David R. Loy is the Besl Professor of Ethics/Religion and Society at Cincinnati's Xavier University. He contends that Buddhism in the West is facing fresh challenges as it seeks to address "the spiritual needs of modern people living in a globalizing world." In his Dharma talks and essays, he takes on this daunting task. Loy begins with a look at the suffering self and the Buddhist message of emptiness, which is so hard to understand in the West where we want everything to fill us up and satisfy our needs. In the next three chapters, he examines cravings for money, fame, and time. We regard all three as catalysts to making us more real and that is "a collective delusion." Sex is often seen as something that can counter our sense of lack and make us feel happy.

In a chapter title "What Would the Buddha Do?" Loy suggests that sexism, racism, nationalism, and militarism are all self-defeating for they are based on dualism and not on the interdependence that is the foundation of reality. He states:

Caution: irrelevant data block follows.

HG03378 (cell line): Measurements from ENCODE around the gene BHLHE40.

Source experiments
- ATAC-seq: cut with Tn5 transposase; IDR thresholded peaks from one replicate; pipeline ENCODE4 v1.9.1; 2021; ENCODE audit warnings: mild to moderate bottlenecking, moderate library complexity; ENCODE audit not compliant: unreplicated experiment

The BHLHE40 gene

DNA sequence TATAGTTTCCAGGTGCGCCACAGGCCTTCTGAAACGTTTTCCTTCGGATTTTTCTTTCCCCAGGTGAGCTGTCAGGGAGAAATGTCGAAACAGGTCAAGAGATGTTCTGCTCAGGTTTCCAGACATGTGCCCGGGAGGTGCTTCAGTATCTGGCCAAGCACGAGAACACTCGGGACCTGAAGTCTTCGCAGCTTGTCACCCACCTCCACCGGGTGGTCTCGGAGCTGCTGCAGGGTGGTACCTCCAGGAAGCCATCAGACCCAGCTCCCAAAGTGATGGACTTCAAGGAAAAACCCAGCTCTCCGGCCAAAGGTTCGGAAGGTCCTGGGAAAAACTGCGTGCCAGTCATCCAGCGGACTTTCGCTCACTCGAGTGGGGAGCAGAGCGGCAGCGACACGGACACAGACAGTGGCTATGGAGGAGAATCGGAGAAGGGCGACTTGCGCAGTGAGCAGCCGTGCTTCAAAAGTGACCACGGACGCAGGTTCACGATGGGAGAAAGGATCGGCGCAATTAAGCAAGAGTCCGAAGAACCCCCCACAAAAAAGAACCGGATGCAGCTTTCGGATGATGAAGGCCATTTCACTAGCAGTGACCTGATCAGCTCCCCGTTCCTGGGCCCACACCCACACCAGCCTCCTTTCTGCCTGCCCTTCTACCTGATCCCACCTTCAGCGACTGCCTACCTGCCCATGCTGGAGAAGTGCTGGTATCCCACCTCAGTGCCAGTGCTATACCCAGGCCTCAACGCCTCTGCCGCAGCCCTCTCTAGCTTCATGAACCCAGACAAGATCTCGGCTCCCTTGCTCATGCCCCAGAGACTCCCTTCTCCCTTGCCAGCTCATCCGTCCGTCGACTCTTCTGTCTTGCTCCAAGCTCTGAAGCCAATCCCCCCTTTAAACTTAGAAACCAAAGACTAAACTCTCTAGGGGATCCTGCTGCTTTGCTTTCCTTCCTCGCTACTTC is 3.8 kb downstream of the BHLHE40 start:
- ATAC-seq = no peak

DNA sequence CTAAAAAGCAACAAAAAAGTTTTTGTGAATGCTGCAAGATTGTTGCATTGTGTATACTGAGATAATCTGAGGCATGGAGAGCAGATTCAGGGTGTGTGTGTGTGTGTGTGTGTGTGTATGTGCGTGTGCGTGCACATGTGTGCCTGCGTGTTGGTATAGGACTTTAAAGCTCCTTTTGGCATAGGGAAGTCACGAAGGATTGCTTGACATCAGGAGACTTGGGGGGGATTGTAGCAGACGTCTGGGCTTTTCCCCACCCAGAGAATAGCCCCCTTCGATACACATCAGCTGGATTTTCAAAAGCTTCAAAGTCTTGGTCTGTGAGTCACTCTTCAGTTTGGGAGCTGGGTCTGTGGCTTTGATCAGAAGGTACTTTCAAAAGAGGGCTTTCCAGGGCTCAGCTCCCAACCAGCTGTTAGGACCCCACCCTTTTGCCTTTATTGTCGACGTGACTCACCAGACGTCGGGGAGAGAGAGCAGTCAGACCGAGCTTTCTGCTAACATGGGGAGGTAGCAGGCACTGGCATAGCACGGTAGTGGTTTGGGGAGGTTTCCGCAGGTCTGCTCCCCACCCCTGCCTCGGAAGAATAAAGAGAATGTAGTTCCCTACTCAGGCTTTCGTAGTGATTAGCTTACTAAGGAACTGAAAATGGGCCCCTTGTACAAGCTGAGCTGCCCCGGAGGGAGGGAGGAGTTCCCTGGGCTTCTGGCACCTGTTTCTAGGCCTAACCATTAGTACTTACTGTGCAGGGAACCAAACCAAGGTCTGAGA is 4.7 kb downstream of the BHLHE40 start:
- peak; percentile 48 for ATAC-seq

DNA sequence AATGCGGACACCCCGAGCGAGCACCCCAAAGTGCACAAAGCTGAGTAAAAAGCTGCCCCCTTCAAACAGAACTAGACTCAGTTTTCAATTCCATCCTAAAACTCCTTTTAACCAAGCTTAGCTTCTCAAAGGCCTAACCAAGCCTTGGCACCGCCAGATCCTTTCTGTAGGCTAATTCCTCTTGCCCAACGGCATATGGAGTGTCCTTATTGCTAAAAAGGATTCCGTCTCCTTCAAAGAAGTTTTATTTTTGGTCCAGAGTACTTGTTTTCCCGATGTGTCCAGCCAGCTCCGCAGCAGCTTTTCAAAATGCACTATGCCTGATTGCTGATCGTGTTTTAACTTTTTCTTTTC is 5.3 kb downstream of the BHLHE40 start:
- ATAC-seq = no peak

"Such interdependence is not merely an insight to be cultivated on our cushions. A suffering world calls upon us to truly realize interdependence — to make it real — in the ways we actually live. If we Buddhists do not want to do this or cannot find ways to do this, then Buddhism is not the spiritual path that the world needs today."

The problems we have as individuals are easily matched by the three institutionalized poisons of greed, ill-will, and delusion. Buddhism must address these along with our attention-deficit society, the ecological crisis, genetically modified food, and a national obsession with war. Here is where a socially engaged Buddhism offers viable alternatives to the present day crises which threaten our world.